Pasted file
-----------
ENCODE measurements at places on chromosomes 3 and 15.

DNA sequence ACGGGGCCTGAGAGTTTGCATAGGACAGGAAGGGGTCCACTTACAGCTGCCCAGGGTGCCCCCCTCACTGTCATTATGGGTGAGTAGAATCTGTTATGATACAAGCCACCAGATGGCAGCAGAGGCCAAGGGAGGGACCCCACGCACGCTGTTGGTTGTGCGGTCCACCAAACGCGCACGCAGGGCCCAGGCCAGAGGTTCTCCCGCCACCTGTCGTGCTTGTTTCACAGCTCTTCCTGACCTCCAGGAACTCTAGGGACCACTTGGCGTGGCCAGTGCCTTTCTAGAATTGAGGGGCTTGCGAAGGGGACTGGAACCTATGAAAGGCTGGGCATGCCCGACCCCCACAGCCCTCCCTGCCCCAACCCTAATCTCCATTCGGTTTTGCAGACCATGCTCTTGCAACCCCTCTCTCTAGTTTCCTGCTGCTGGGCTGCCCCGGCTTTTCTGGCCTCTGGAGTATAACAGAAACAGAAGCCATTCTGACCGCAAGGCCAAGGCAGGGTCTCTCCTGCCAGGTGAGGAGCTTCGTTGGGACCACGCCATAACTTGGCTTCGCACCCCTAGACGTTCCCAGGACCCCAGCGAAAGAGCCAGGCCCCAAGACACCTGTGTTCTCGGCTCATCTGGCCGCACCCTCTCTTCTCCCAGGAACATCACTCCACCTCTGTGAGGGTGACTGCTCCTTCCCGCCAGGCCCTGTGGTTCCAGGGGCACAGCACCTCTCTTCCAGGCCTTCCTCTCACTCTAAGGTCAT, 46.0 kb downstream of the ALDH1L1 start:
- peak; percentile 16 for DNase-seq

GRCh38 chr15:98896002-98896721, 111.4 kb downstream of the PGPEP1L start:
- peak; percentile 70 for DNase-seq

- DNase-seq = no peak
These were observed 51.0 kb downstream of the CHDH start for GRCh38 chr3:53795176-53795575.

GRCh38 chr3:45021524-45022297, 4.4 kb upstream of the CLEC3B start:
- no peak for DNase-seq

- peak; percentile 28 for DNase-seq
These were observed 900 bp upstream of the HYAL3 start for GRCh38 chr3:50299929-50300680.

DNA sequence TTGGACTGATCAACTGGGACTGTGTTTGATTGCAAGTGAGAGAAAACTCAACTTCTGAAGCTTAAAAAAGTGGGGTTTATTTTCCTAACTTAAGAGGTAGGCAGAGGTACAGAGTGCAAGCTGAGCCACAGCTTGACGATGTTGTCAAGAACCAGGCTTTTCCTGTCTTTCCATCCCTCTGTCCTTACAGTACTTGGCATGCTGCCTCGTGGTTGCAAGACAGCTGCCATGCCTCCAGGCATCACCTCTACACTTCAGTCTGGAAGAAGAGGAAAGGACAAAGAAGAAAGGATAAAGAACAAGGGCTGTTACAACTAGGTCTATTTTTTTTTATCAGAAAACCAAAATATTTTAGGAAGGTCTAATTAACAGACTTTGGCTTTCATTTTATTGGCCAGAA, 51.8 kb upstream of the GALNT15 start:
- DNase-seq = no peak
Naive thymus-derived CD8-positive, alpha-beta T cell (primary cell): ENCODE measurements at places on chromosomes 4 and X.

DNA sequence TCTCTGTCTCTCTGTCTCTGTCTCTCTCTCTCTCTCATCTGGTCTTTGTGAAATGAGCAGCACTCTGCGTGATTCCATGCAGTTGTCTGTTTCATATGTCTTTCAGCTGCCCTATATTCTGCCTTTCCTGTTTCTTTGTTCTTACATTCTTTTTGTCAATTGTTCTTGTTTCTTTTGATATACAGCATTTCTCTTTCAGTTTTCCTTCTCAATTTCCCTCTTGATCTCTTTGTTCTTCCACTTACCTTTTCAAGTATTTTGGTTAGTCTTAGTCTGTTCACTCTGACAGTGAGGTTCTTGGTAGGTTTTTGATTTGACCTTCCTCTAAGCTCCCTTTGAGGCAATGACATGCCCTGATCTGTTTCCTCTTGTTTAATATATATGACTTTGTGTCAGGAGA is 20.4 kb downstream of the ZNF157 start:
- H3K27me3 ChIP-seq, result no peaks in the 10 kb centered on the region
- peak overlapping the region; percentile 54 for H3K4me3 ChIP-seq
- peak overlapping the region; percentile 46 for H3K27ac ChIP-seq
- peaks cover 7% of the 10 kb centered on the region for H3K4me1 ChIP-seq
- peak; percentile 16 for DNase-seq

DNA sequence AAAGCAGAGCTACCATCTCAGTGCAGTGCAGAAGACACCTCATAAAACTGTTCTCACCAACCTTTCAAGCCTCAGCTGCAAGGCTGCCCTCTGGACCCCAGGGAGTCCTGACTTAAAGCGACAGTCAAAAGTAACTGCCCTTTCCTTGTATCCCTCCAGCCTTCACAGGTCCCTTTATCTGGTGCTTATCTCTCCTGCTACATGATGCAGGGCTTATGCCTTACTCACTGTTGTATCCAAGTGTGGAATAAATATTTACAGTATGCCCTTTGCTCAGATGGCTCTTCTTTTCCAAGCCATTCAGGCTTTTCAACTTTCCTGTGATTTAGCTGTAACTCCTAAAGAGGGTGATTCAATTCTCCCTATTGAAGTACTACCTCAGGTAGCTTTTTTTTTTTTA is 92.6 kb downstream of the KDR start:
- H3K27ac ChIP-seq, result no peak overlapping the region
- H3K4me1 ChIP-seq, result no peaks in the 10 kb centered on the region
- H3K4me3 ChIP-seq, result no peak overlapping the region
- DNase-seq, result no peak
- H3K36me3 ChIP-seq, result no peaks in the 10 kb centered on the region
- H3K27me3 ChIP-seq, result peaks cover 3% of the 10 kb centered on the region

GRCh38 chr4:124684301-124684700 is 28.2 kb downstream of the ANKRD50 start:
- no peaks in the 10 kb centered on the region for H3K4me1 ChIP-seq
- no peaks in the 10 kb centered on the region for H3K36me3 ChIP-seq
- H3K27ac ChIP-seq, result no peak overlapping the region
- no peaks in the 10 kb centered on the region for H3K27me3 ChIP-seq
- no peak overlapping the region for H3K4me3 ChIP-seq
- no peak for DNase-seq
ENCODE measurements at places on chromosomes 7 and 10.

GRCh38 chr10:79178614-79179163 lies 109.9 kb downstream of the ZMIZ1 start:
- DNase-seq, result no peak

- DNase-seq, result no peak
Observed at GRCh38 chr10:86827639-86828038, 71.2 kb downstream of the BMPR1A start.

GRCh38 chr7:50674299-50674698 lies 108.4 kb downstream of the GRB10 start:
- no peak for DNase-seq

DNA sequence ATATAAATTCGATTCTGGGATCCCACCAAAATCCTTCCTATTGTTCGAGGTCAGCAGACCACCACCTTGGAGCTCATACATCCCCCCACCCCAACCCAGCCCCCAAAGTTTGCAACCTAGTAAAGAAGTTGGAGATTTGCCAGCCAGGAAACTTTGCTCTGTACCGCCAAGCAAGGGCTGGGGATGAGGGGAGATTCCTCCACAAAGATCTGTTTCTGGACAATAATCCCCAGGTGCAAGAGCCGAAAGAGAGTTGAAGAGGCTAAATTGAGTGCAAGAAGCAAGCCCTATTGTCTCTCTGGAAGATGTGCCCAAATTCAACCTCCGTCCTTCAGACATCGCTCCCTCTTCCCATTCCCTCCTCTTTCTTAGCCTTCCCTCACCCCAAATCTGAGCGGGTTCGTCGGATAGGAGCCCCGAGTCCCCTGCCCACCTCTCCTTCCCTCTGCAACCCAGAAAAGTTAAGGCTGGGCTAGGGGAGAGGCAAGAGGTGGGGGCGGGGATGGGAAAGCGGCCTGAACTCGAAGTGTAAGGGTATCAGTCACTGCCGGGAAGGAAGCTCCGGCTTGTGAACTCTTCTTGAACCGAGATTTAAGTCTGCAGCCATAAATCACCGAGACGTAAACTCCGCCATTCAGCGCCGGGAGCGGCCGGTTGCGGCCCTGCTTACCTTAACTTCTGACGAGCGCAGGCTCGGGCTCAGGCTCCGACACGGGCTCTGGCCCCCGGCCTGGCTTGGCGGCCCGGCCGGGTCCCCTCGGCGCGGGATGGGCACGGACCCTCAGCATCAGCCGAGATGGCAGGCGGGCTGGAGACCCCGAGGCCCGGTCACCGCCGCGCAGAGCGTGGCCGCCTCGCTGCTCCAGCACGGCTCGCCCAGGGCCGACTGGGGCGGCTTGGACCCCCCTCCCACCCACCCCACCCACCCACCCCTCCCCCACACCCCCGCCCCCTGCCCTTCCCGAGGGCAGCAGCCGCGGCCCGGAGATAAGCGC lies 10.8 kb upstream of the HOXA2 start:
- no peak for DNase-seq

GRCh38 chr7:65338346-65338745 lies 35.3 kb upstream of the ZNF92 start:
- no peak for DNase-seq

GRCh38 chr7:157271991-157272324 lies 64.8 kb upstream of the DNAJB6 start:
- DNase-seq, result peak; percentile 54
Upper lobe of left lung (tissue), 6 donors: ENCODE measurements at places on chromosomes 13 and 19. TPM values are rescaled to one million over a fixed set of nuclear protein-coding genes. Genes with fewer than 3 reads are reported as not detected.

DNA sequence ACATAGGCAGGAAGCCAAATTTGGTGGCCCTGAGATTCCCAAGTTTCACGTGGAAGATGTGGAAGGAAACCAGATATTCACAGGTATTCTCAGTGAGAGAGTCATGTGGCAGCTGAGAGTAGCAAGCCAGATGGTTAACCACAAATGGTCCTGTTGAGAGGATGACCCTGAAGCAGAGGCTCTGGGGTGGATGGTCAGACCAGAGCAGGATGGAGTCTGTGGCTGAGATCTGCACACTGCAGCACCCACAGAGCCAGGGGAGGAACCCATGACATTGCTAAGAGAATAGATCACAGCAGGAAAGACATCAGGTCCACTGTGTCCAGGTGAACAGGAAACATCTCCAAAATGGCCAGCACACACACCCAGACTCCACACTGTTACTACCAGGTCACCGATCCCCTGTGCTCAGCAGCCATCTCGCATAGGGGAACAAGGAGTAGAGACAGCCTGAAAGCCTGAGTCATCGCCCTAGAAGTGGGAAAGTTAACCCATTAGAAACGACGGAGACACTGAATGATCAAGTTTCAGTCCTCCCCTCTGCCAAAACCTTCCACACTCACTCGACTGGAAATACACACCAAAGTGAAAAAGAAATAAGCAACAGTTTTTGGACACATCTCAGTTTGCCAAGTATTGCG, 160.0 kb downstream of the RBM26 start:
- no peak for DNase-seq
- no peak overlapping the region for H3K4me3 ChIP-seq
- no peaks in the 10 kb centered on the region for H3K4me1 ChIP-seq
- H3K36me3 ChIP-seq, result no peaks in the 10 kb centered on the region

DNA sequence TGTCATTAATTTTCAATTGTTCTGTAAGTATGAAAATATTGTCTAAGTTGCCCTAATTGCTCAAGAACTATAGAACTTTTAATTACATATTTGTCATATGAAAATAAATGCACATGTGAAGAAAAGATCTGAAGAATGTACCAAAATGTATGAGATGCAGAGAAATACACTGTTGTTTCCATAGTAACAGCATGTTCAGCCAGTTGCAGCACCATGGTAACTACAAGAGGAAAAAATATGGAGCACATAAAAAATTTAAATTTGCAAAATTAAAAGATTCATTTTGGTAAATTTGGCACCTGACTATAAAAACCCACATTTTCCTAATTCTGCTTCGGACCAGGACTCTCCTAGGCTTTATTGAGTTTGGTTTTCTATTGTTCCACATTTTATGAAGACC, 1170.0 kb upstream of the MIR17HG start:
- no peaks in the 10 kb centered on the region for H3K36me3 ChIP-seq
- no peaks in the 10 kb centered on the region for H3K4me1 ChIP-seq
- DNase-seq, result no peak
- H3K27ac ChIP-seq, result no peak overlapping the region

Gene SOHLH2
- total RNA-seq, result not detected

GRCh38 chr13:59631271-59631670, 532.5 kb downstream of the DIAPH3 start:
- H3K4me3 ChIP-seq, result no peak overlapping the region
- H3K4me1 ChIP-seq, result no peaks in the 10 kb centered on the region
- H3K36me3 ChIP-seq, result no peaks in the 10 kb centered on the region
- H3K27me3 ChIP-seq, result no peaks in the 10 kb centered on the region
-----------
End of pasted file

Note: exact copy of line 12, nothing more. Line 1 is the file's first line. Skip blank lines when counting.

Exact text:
DNA sequence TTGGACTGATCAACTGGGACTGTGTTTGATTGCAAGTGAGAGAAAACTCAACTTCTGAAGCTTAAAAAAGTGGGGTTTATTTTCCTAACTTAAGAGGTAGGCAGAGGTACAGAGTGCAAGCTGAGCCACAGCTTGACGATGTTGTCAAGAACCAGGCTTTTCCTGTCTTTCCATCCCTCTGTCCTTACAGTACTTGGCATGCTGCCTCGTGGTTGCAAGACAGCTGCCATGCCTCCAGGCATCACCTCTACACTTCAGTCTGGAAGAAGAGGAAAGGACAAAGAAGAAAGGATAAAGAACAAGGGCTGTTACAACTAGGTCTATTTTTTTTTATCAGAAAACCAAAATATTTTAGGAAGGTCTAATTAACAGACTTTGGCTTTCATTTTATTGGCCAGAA, 51.8 kb upstream of the GALNT15 start: